What will you do?
By WILPF Women, Peace and Security Programme Director Abigail Ruane
WILPF’s partners, Families for Freedom, demand abolishing exceptional courts, especially field, war and counter-terrorism courts and guarantee fair trials under a supervision from the United Nations. February 2017. (Photo: WILPF).
Recently a courageous Syrian woman spoke to a crowd at the United Nations. She reminded the audience of the recommendations for action on Syria which have been consistently shared and consistently disregarded over the past five years. “What can you do? What will you do?”, she asked. “Do more.”
In the face of horrific violence in Syria and attacks in Somalia, Egypt, Pakistan and Sweden, there are different paths that we can take in responding to crises. On one hand, the outpouring of love, flowers and community support around the #OpenStockholm showed how one path is to strengthen prevention in a way that recognises risks but affirms open and inclusive societies. On the other hand, the three-month state of emergency declared by Egypt showed how another path is to try to reduce risks and strengthen “security” by cracking down on freedoms.
In a trade-off between “security” and “freedom”, “security” usually wins. But is this a good deal? For women and others relegated dependency, it seems more like a scam.
Military security frameworks provide a bargain for citizens whereby they trade some liberty and autonomy for protection. However, one in three women worldwide continue to be beaten, raped or abused in their lifetime. Civilian immunity has failed. And inequalities today may be at their highest of the last century.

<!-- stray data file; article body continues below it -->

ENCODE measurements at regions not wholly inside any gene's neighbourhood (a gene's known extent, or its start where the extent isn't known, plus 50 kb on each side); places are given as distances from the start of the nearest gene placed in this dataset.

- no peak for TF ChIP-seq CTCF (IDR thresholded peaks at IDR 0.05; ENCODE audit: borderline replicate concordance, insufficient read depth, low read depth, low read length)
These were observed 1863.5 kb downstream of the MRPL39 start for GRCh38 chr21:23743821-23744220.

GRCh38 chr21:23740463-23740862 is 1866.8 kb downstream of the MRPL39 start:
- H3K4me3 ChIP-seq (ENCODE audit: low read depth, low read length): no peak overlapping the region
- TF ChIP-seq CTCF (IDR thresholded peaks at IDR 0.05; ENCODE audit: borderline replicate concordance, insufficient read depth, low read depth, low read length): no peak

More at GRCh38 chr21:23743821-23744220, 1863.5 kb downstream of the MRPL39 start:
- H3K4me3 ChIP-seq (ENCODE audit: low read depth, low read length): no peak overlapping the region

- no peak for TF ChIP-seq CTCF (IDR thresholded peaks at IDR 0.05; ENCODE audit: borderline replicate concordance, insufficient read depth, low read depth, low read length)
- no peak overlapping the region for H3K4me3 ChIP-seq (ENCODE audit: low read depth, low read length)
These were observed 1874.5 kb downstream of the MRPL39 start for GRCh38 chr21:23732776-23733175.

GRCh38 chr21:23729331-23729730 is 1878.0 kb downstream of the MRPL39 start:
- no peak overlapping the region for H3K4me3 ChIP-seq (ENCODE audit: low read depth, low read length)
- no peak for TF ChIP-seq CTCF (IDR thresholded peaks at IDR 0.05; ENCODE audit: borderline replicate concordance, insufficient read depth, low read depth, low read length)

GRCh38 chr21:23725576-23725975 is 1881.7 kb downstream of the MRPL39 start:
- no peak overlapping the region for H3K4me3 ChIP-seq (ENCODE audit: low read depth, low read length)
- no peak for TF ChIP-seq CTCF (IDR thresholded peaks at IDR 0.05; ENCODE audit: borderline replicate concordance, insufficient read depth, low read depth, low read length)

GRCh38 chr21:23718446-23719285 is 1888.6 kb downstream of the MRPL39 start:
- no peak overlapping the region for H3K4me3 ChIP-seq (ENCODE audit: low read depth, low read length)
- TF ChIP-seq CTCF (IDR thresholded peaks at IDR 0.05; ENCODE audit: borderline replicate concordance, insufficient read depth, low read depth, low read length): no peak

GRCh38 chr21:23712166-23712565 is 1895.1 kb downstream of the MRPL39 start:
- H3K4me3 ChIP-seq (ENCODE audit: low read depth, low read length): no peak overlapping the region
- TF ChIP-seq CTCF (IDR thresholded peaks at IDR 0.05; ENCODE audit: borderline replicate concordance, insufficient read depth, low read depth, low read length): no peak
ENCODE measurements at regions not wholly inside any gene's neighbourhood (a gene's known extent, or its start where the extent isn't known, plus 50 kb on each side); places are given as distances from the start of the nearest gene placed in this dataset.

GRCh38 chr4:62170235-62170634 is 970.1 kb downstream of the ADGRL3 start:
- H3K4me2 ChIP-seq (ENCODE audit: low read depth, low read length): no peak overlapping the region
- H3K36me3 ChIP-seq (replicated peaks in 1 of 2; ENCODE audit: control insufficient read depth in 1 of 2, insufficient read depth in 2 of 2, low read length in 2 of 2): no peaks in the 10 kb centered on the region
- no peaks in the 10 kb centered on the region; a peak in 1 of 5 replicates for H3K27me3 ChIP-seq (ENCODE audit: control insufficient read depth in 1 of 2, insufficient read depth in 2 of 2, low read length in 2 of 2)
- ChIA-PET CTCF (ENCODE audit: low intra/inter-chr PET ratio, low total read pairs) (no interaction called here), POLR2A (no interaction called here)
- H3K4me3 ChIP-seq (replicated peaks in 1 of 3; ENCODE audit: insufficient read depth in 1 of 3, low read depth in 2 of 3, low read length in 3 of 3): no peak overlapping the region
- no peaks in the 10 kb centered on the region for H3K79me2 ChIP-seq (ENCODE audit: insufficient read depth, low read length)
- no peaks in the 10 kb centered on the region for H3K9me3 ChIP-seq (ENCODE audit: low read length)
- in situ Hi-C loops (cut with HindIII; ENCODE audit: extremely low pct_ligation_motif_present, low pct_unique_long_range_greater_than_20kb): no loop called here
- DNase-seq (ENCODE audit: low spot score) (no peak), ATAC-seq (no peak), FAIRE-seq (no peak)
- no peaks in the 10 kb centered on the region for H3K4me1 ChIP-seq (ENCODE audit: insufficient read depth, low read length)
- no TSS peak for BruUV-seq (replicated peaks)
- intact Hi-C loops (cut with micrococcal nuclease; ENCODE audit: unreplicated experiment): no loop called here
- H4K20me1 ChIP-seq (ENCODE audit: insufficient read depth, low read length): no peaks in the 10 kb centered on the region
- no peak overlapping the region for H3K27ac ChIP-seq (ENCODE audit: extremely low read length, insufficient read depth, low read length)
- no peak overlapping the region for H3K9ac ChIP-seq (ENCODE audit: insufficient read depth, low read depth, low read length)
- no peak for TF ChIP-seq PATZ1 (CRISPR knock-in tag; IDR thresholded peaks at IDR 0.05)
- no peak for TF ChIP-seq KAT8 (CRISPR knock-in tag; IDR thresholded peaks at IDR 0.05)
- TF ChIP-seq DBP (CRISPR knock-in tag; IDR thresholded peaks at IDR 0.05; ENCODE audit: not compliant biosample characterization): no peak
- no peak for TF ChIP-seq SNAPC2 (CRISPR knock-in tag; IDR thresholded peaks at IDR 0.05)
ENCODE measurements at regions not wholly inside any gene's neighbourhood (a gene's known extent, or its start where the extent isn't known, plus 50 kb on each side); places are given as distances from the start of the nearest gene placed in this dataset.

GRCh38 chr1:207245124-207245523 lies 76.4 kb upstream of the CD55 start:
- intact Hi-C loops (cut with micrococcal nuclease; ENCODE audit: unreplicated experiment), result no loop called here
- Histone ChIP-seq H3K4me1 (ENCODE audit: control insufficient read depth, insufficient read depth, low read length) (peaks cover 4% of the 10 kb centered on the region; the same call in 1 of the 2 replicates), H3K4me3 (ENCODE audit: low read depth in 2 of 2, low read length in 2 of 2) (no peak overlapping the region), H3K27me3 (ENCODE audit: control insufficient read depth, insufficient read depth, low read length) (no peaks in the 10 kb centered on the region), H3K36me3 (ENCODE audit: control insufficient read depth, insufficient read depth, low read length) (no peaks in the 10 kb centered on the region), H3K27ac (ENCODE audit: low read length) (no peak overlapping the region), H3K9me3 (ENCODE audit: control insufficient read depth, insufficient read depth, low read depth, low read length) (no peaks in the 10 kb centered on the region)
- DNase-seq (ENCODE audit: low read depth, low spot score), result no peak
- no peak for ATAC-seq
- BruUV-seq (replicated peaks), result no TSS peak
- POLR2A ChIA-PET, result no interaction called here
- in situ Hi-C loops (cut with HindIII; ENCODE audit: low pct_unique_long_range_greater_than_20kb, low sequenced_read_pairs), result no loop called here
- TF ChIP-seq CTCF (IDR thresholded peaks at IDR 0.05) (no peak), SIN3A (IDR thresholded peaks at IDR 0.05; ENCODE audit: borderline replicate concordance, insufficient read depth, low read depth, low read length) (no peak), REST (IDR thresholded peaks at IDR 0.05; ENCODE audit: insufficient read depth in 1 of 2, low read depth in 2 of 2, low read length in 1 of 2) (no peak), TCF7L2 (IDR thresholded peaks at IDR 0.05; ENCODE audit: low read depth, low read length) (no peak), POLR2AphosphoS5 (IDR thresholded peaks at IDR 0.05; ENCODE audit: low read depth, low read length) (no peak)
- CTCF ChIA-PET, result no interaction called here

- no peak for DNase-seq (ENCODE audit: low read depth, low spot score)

Feminist analysis has pointed out that the military security bargain between states and people is essentially a protection racket. Although the claim is to provide security, what it actually shores up is masculine power. Through a logic of masculine protectors saving feminine beautiful souls, military security frameworks increase civilian risks by perpetuating dependency; in so doing, they legitimise spiralling government control, authoritarian power and war.
So, what is the alternative?
Everyday formidable feminist leaders show us that another world is possible. From women’s peace huts in Liberia to women’s disarmament advocates in Colombia, from feminist foreign policy in Sweden to feminist networks at the UN, women and feminist men are leading the way in showing how peace is possible by overcoming barriers and building champions for just and inclusive local communities. This month, WILPF will host a convening in Geneva to build on this historic feminist leadership and explore how to overcome longstanding obstacles and build strategic partnerships for women’s meaningful participation at the UN.
We cannot keep chasing failed silver bullet solutions. In our own spheres and spaces, all of us – international civil society, governments, UN, and others – must stretch beyond what is comfortable or normal to change the way we work. As Cynthia Enloe has said, each of us must ask: “Where are the women? What difference does it make?” The time is now to prioritise amplifying local women’s voices for justice and peace.
What can you do? What will you do?
By Marina Kumskova